http://www.matrasport.dk/forum/index.php/topic,1080.0.html
Might help
Regards
Ian


Title: Re: Getting ready for the road again
Post by: TELBOY on June 20, 2020, 07:15:15 pm
Och.... could.drive it over for less! Think matraian has the right link sorted.


Title: Re: Getting ready for the road again
Post by: Anders Dinsen on June 20, 2020, 08:42:19 pm
Och.... could.drive it over for less! Think matraian has the right link sorted.

That sunds like a great plan - I would be looking forward to having you here :D

Hello Anders
Tokk me a while to find it but i knew i had seen something about alternatives for alternator repair. Check this thread.
http://www.matrasport.dk/forum/index.php/topic,1080.0.html
Might help
Regards
Ian

Thank you Ian - Only 12 years ago. How could I forget that thread ;D

I did some research looking for the Peugeot alternator Herman refers to. I could'nt get an exact match and unfortunately Herman didn't mention the parts number back then. So for now I'm probably sticking to the Clio alternator. But the idea about moving over the front with the mounting from the old one is great.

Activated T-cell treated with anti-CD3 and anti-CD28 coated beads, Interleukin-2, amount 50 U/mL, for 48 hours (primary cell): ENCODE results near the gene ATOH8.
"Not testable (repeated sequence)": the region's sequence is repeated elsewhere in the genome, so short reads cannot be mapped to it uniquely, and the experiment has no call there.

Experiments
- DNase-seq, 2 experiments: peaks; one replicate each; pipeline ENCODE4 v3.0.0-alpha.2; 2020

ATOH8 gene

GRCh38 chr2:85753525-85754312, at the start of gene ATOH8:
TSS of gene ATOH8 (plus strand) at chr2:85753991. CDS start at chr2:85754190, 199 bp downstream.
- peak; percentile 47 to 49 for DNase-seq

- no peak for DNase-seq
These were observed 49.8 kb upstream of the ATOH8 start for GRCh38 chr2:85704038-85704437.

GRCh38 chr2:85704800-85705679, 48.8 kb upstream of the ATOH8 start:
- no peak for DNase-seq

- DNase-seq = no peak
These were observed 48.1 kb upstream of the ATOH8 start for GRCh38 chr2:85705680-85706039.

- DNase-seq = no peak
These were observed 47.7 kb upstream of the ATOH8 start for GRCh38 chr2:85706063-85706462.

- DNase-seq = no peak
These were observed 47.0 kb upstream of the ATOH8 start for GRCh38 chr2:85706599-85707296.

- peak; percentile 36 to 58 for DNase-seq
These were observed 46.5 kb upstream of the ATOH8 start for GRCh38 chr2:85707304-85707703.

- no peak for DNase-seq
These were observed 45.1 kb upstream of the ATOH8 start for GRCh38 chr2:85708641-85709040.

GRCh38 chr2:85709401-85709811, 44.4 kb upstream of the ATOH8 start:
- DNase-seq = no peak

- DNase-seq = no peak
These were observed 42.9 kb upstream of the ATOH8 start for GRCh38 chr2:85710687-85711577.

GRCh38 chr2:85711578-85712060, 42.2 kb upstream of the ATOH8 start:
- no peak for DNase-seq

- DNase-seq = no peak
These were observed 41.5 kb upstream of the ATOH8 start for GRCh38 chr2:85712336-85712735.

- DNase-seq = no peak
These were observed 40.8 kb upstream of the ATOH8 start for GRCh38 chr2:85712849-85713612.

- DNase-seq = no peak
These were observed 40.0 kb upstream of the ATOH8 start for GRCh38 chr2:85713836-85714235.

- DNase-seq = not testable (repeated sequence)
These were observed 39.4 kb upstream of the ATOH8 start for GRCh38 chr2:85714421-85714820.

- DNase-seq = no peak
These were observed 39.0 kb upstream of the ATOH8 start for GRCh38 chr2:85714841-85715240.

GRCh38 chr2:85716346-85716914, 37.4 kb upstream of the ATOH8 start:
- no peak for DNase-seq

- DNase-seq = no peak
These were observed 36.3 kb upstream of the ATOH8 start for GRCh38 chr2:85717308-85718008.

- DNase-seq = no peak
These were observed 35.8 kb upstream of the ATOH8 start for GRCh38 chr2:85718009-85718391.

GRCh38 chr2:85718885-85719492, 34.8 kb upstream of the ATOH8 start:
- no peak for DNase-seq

Herman mentions cutting the extra wire to the regulator. That's perfectly possible as iti' only there for the diagnostic connector, which most of us have little or no use for. I have removed it from my engine wiring loom. The "B" connection simply transmits the power transmitted into the rotor coil and makes it available at the connector. If you connect an oscilloscope, you'll be able to see the alternator working.

I've attached the diagram from my Tagora manual below. The darlington transistor Q2 is fully conducting until the power reaches 14V. This is monitored by the voltage divider R1 and R2, zener diode CR1 and Q1. When the voltage reaches 14V, Q1 opens and this draws the base of Q2 down causing it to cut off. No current will then flow in the rotor coil. It's a very simple regulator that will ensure the rotor coil is always powered by pulses just long enough to keep the voltage over the battery at 14V. All modern alternators work like this, although I think the designers have switched to MOSFET transistors instead of the bipolar darlington power transistors that this late 1970's circuit features.

/Anders


Title: Re: Getting ready for the road again
Post by: TELBOY on June 20, 2020, 10:25:50 pm
Oh I love it when you get technical lol.
Way out of my league. But my matra.runs a 405 1.9 engine .
Where the hell did you.learn all this stuff?


Title: Re: Getting ready for the road again
Post by: Anders Dinsen on June 21, 2020, 07:23:05 am
Oh I love it when you get technical lol.
Way out of my league. But my matra.runs a 405 1.9 engine .
Where the hell did you.learn all this stuff?

:D

I went 6.5 years to engineering university. I even earned a degree ;) Also, I played a lot with cars and transistors during my childhood - I'm still playing, except they're bigger now :)